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The Supreme Court affirmed the decision of the court of appeals reversing the order of the district court granting Defendant's motion to suppress evidence of drugs seized following a pat-down, holding that law enforcement's conclusion that Defendant possessed drugs met the bar to establish probable cause.The district court concluded that the officer's inability to discern the type of the drugs in the packaging before removing them from Defendant's pocket required suppression of the evidence. The court of appeals reversed, determining that the evidence was sufficient under the plain-feel exception to the warrant requirement that Defendant believed the package contained heroin, powder cocaine, or crack cocaine, despite not knowing which one. The Supreme Court affirmed, holding that the evidence established probable cause for the officer to have arrested Defendant for drug possession. View "State v. Hunt" on Justia Law

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The Supreme Court affirmed the judgment of the district court denying Defendant's motion to suppress and convicting him of possession of methamphetamine, second offense, holding that law enforcement acted reasonably under the Fourth Amendment and Iowa Const. art. I, 8 by ordering Defendant out of the vehicle.Defendant was the passenger in a vehicle that was stopped for speeding. Officers asked Defendant to exit the vehicle in order to facilitate the lawful arrest of the back-seat passenger. Officers then asked if they could check Defendant for weapons. The officer's pat-down revealed a methamphetamine pipe and a baggie containing methamphetamine. Defendant moved to suppress the evidence obtained after the exit order, which the district court denied. The Supreme Court affirmed, holding (1) Defendant's consent was voluntary based on the totality of the circumstances; and (2) the Iowa Constitution does no require that subjects of a search must be informed of their right to decline the search in order for their consent to be voluntary. View "State v. Hauge" on Justia Law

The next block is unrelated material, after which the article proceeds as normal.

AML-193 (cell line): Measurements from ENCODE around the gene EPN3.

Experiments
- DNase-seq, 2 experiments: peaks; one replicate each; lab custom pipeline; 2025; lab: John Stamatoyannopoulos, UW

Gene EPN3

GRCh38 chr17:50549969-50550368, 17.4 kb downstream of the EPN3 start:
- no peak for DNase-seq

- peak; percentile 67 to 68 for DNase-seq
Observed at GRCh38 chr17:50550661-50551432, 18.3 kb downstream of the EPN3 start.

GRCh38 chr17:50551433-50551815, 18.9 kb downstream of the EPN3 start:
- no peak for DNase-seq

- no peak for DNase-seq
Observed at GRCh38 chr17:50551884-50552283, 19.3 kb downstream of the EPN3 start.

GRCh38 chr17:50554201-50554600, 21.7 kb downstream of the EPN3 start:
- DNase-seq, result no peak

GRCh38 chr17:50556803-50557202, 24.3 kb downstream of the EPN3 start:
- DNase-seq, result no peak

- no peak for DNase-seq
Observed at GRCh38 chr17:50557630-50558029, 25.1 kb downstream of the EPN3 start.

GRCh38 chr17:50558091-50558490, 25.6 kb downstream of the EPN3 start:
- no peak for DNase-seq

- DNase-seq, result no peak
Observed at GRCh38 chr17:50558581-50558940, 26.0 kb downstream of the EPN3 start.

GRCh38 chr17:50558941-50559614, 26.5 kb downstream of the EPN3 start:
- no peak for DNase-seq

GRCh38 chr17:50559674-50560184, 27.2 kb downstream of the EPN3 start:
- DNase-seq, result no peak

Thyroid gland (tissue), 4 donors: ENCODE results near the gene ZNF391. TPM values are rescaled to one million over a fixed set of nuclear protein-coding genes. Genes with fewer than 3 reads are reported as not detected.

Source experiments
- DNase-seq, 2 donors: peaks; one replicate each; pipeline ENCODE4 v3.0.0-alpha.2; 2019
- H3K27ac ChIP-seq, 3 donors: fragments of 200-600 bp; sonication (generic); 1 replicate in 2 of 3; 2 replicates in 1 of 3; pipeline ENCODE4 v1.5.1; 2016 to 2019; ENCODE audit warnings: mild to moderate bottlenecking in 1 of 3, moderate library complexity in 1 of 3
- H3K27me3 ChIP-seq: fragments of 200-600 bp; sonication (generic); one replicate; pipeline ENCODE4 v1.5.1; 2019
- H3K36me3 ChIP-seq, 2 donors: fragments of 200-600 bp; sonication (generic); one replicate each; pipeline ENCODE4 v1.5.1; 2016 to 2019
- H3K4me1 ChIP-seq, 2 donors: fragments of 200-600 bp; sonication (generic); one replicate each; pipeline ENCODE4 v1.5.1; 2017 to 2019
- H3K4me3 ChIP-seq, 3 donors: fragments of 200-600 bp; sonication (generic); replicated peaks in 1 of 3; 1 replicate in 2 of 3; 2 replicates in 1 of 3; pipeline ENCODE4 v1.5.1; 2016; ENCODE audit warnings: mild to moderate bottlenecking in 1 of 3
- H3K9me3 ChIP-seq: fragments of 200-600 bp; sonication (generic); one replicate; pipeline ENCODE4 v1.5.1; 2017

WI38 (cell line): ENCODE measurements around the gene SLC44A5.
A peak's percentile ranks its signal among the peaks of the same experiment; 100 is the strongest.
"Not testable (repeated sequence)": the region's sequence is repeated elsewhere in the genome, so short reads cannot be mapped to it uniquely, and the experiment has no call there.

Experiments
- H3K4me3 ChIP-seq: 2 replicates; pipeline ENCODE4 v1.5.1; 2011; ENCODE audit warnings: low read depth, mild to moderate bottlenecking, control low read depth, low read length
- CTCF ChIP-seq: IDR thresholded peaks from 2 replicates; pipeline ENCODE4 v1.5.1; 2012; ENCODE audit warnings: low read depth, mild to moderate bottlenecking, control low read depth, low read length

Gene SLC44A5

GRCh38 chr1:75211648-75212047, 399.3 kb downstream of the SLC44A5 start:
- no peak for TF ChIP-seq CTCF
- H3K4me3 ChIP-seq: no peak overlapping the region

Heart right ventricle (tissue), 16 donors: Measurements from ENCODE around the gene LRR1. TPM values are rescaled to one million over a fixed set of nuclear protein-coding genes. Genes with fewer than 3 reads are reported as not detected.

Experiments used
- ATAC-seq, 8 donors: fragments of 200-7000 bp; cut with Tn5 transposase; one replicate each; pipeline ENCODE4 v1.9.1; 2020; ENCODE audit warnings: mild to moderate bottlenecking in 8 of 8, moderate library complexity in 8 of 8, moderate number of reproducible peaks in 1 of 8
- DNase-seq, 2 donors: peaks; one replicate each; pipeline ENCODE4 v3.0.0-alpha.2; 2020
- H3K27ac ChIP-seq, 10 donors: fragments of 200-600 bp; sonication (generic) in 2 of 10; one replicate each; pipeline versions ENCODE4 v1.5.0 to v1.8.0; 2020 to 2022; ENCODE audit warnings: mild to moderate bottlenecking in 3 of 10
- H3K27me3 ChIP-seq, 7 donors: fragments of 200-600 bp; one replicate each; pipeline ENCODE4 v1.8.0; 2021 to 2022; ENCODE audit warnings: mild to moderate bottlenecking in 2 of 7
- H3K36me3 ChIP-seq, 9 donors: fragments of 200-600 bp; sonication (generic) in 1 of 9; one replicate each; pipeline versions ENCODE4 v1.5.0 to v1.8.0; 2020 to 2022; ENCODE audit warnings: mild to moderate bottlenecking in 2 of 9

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The Supreme Court affirmed the decision of the court of appeals affirming the judgment of the district court denying Defendant's motion to suppress and convicting him of being a felon in possession of a firearm, holding that there was no error in the denial of the motion to suppress.Defendant was a passenger in a Lyft vehicle that was stopped for traffic violations. The officers recognized Defendant from past eluding incidents and ordered him out of the vehicle to conduct a pat-down for weapons. Defendant moved to suppress the evidence, arguing that the officer lacked reasonable and articulable facts to justify ordering him out of the vehicle and patting him down. The district court denied the motion to suppress, and the court of appeals affirmed. The Supreme Court affirmed, holding that the officer had reasonable suspicion to justify ordering Defendant out of the vehicle and subsequently patting him down for weapons. View "State v. Williams" on Justia Law

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In this criminal action, the Supreme Court affirmed the ruling of the district court on remand that Defendant failed to prove a violation of his Sixth Amendment right to an impartial jury, holding that Defendant's conviction of second-degree murder stands.On appeal, Defendant, an African-American, argued that his right to an impartial jury under the United States Constitution had been violated because his jury pool contained only two African-Americans, one of whom was later excused. The Supreme Court made refinements to how a defendant must prove a fair-cross-section constitutional violation and remanded the case to give Defendant an opportunity to develop his impartial-jury arguments. On remand, the district court rejected Defendant's further-developed claims. The Supreme Court affirmed, holding that the district court did not err in ruling on remand that Defendant failed to prove a violation of his Sixth Amendment right to an impartial jury. View "State v. Williams" on Justia Law